People who do not identify with the sex they were assigned at birth are three to six times as likely to be autistic as cisgender people are, according to the largest study yet to examine the connection1. Gender-diverse people are also more likely to report autism traits and to suspect they have undiagnosed autism.
Researchers often use ‘gender diverse’ as an umbrella term to describe people whose gender identities — such as transgender, nonbinary or gender-queer — differ from the sex they were assigned at birth. Cisgender, or cis, refers to people whose gender identity and assigned sex match.
The results come from an analysis of five unrelated databases that all include information about autism, mental health and gender.
“All these findings across different datasets tend to tell a similar story,” says study investigator Varun Warrier, research associate at the University of Cambridge in the United Kingdom.
But most previous studies have probed the relationship among people who sought gender-related medical care — often for gender dysphoria, a condition in which the ‘mismatch’ between gender identity and sex assigned at birth causes significant distress. That cohort doesn’t represent the full scope of gender-diverse people, says Aron Janssen, associate professor of psychiatry and behavioral sciences at Northwestern University in Chicago, Illinois, who was not involved in the work.
“It’s so vital to understand this question outside of the clinical context,” Janssen says. “A more naturalistic study with this many participants outside of a clinical context really does provide a lot of support for this overlap.”
Gender and autism:
The five datasets together include 641,860 people, mostly adults; 30,892 have autism and 3,777 identify as gender diverse. The majority of the data — from about 514,000 people — came from an online survey conducted as part of a 2017 British television documentary about autism. (Simon Baron-Cohen, professor of developmental psychopathology at the University of Cambridge and the new study’s lead investigator, led the collection of those data.)
Three of the other datasets also used online questionnaires. The fifth came from a population study that collected information through primary care providers and included an optional online survey about autism traits. All of the studies included a question about autism diagnosis and asked for supplementary information, such as a participant’s age at diagnosis. One asked for a copy of medical records to confirm the diagnosis.
The surveys also gave different options for sex and gender: One included the terms ‘nonbinary’ and ‘other,’ for example, and another used variations on sentences such as “At birth I was registered as female, but I am male.”
About 30,000, or 5 percent, of the cisgender people in the study have autism, the researchers found, whereas 895, or 24 percent, of the gender-diverse people do.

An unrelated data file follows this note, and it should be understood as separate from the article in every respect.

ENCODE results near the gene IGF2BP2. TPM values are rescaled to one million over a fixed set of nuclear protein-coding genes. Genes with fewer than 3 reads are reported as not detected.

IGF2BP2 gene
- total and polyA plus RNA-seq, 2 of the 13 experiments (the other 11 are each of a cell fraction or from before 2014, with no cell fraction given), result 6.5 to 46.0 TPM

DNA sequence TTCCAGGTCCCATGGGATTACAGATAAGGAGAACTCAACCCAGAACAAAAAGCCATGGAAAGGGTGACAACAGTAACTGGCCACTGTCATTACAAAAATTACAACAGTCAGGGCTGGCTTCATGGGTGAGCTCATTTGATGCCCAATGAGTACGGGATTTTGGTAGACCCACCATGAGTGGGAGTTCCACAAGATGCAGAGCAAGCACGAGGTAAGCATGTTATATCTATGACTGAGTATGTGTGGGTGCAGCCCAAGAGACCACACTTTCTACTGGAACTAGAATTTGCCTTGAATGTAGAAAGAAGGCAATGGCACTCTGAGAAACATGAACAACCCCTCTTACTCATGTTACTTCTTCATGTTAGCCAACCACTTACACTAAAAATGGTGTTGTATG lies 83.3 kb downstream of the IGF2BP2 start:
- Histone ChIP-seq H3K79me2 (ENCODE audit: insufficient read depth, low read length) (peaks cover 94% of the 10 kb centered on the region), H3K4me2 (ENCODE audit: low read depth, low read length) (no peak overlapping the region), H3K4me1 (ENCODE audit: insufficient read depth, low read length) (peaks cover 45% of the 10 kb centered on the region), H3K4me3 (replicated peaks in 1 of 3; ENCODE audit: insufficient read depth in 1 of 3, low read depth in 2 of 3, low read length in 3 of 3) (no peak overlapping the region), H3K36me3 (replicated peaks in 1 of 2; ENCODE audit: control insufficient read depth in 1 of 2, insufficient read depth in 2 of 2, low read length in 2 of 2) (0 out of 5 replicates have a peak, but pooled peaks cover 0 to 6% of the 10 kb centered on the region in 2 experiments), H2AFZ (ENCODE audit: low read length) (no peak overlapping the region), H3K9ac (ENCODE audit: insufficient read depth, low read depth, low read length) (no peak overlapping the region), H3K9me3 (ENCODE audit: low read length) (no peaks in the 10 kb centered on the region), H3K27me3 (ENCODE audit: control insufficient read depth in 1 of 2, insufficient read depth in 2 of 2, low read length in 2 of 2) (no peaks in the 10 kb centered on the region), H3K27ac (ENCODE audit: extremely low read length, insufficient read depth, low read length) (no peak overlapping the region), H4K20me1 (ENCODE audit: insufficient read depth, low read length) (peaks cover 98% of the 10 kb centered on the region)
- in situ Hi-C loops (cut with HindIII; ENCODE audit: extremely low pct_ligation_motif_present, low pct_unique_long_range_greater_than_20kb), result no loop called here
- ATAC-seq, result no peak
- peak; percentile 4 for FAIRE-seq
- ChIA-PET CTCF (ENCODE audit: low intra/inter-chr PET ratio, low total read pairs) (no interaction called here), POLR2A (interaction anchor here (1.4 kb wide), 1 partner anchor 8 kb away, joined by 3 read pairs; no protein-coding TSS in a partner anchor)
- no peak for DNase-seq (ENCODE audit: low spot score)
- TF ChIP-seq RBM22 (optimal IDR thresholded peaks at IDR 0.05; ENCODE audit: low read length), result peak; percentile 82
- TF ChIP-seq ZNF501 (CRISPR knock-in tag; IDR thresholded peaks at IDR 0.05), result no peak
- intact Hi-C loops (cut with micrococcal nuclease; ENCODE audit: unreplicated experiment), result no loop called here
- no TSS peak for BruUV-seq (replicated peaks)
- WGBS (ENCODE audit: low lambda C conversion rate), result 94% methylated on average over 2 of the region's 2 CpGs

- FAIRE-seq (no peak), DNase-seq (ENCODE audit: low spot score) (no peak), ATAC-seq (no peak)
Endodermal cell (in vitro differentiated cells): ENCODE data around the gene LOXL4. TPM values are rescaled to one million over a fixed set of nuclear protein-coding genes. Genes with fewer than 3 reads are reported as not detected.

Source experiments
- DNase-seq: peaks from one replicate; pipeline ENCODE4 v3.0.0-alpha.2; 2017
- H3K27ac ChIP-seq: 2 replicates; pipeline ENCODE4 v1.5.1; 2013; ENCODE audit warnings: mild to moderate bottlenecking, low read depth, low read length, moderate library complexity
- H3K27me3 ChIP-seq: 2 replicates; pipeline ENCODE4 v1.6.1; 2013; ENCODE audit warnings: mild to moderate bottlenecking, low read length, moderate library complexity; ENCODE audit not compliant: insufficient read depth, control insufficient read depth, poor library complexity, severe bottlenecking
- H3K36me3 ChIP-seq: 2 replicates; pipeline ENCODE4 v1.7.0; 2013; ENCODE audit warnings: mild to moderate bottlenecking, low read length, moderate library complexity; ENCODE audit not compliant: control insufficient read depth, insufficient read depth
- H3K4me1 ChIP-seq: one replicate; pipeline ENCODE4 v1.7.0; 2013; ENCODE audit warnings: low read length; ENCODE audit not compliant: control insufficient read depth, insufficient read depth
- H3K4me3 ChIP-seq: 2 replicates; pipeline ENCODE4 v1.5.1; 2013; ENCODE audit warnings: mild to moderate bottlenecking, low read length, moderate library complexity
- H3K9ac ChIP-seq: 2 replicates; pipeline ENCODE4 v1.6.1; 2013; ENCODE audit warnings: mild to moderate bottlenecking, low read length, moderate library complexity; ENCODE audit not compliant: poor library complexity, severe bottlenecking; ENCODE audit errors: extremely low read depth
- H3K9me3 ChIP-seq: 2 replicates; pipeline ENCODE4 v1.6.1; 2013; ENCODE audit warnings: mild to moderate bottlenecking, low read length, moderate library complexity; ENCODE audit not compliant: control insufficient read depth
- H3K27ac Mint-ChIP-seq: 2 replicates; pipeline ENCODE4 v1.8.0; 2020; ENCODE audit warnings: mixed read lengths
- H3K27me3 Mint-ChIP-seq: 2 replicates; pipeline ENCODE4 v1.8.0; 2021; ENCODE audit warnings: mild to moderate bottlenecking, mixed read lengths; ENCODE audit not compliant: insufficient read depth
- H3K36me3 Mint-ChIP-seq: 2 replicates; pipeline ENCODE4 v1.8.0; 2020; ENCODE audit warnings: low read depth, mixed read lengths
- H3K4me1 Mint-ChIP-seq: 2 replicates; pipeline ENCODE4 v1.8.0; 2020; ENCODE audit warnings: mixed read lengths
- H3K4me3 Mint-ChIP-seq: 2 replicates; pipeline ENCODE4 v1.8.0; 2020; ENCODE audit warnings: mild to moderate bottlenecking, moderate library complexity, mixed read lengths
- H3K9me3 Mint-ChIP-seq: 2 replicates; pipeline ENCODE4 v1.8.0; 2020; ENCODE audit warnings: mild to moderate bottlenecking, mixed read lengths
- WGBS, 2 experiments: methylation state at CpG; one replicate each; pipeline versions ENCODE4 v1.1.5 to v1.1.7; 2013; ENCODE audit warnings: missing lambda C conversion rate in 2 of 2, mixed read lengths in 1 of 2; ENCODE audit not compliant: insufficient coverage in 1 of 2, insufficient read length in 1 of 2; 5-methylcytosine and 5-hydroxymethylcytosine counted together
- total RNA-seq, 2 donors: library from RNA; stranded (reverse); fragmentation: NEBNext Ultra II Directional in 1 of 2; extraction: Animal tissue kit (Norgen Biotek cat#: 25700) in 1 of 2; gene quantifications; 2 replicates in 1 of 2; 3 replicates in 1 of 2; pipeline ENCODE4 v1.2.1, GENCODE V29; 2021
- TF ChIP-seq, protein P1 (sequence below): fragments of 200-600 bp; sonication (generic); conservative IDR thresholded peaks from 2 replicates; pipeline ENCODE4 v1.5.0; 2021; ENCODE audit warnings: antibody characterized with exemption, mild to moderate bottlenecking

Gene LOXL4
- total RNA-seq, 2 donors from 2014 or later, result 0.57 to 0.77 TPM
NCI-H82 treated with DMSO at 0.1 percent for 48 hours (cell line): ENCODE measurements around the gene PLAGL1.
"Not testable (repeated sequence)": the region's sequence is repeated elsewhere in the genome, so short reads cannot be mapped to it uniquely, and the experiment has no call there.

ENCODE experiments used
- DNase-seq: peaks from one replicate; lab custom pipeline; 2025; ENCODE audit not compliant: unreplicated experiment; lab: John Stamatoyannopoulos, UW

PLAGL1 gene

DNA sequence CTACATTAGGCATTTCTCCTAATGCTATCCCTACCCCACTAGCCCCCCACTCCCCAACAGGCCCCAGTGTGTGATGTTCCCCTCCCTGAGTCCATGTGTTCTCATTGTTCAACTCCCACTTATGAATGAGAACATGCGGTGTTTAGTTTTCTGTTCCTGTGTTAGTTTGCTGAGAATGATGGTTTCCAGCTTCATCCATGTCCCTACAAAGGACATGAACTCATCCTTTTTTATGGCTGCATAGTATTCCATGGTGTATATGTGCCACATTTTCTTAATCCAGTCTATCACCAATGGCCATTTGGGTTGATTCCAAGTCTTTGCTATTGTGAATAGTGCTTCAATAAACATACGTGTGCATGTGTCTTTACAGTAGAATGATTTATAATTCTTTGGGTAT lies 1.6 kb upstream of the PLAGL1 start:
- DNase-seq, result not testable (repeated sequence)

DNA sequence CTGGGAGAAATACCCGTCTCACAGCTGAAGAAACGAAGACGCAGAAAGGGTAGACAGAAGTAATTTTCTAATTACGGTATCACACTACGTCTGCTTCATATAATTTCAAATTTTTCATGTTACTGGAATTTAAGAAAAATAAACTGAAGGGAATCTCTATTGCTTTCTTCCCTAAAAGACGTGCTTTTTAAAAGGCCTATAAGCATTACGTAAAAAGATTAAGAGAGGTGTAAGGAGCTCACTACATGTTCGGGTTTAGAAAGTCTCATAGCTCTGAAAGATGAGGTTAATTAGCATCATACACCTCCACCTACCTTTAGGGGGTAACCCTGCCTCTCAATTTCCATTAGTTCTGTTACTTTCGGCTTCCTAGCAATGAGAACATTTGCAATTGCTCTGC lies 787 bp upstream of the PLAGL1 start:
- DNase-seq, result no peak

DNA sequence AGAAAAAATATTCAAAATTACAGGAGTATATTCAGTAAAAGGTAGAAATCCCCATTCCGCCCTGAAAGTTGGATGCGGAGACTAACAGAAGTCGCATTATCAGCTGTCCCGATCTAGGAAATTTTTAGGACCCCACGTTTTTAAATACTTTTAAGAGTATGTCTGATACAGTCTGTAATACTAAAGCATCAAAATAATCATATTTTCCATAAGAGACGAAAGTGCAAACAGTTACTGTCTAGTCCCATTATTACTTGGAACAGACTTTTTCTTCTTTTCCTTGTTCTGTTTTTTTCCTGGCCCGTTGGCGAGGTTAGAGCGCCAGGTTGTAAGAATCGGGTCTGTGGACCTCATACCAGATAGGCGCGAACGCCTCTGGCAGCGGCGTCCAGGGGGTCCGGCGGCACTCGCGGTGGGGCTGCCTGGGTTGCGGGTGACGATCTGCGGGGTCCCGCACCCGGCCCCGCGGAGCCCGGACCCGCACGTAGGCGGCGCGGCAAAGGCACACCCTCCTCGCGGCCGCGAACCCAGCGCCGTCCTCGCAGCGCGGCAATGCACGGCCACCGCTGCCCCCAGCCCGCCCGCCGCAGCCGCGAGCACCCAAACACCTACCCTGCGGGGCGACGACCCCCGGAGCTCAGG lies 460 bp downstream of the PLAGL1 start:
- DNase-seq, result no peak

Gender-diverse people also report, on average, more traits associated with autism, such as sensory difficulties, pattern-recognition skills and lower rates of empathy — or accurately understanding and responding to another person’s emotional state. And they are five times as likely to suspect they have undiagnosed autism as cis people are, based on one dataset of 1,803 people whose survey included this question.
The findings were published in Nature Communications in August.
The researchers also explored the relationship between gender identity and six mental health conditions, including schizophrenia, depression and attention deficit hyperactivity disorder (ADHD). Many of these conditions co-occur with autism, and it has been unclear whether autism’s association with gender diversity is unique among these conditions, Warrier says.
Gender-diverse people have higher rates of all six conditions than cisgender people do, according to the new study. The association was highest for autism and depression.
The study reinforces trends seen in smaller studies, says Jeroen Dewinter, senior researcher at Tilburg University in the Netherlands, who was not involved in the research.
“They did a really great job in confirming earlier findings in a really careful way,” Dewinter says.
It also indicates a need for clinicians and educators to talk with autistic people about gender identity, Dewinter says, and to be aware of potential mental health impacts that can result from ‘minority stress’ — or the difficulties associated with being part of a marginalized group. Being both autistic and gender diverse can intensify such stress4.
“Clinicians and practitioners in both fields — autism and gender identity — need to be aware of this association, and to factor it into how best to support the person’s mental health,” Baron-Cohen says.
Nearly 70 percent of autistic gender-diverse adolescents say they need medical gender-related care, according to a small 2018 study, and 32 percent say their gender identity has been questioned because of their autism diagnosis5.
“It’s really, really distressing to read sometimes, where you have people who have very strong gender dysphoria and want to transition, and their therapist says, ‘Well, we need to first cure your autism before we transition,’ which is wrong on all levels,” Warrier says. “We want this study to really demonstrate that both of these things can co-occur, and just because these things co-occur does not mean that one should be denied.”
The findings also suggest that researchers should investigate how autism presents in gender-diverse people, Warrier adds. Researchers have often missed autism in cisgender girls because they tend to show different traits than cisgender boys do, and the same may be true for gender-diverse people.
Further research should move beyond quantifying the relationship between autism and gender, Janssen says, and focus instead on investigating the research priorities and clinical needs of autistic gender-diverse people, as well as underlying causes of the overlap.